Artist and poet
Artist and poet G Yamazawa grew up Asian-American and Buddhist in the southern Bible Belt, where he often felt as though he didn't belong. But insecurity transformed into a love for the stage and performance. G Yamazawa gives his Brief but Spectacular take on art and creating a safe space for young people to cultivate their own voices.
JUDY WOODRUFF: Now to another in our Brief But Spectacular series, where we ask people to describe their passions.
Tonight, we hear from poet and rapper G Yamazawa. His latest album is called "Shouts to Durham."
G YAMAZAWA, Poet and Artist: I had a pretty tumultuous childhood. My dad had very heavy hands.
One day, I ended up having to go to a foster home. Got kicked out of high school when I was 17. When I was 17, 18, I think, is when I really sort of stood up and decided that I wasn't going to, you know, be a victim to my circumstances. I knew I would never get anywhere unless I sort of broke through my own, you know, karma.
I grew up in a restaurant where my parents in Durham, North Carolina, were serving traditional Japanese food to this North Carolinian community, Asian in the south and Buddhist in the Bible Belt. You know, these are things I talk about a lot in my art.
You just don't feel like you belong here. Anywhere I am, they're like, oh, we're diverse now, because the Asian guy's with us.
My drive came from just a very deep place of insecurity and needing validation from strangers. And I think that's where my love for the stage really began.
Working with youth and doing workshops and facilitating performance workshops and sort of safe spaces for young people to cultivate their voice is the greatest gift in the world. There's always a student that reads. And the teacher is like, you know, I have never heard him say anything. I have never gotten that student to speak about anything.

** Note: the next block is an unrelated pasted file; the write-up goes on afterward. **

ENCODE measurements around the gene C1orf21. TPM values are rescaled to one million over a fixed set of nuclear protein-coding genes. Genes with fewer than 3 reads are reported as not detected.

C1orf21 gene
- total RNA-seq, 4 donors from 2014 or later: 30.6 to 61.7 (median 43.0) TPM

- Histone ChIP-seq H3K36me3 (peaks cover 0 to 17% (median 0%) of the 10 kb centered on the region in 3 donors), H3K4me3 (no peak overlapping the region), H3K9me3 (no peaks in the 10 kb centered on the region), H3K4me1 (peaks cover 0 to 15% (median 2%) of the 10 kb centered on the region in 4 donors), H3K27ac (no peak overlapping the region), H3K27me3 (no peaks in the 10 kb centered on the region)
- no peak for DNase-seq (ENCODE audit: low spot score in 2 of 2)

It changes the dynamic of the classroom. It changes the culture of vulnerability in young spaces.
I wanted to acknowledge this place in my life that I felt like I was proud of myself and all of the things that I have done up to this point.
I think I'm starting to rhyme more because I want my life to start connecting, because, see, I have learned how to learn. So now I'm learning how to teach, because I done learned how to practice whatever I preach, but I grew from a grain into a beach. And I knew for the game, I'm playing for keeps. So, whatever I say, I say what I mean. So, whenever I speak, I'm able to reach a place that bleeds and a place that burns and a place that knows I got a lot more to learn.
My name is G Yamazawa. And this is my Brief But Spectacular take on art and transforming your karma.
JUDY WOODRUFF: And you can watch additional Brief But Spectacular episodes on our Web site. That's at pbs.org/newshour/brief.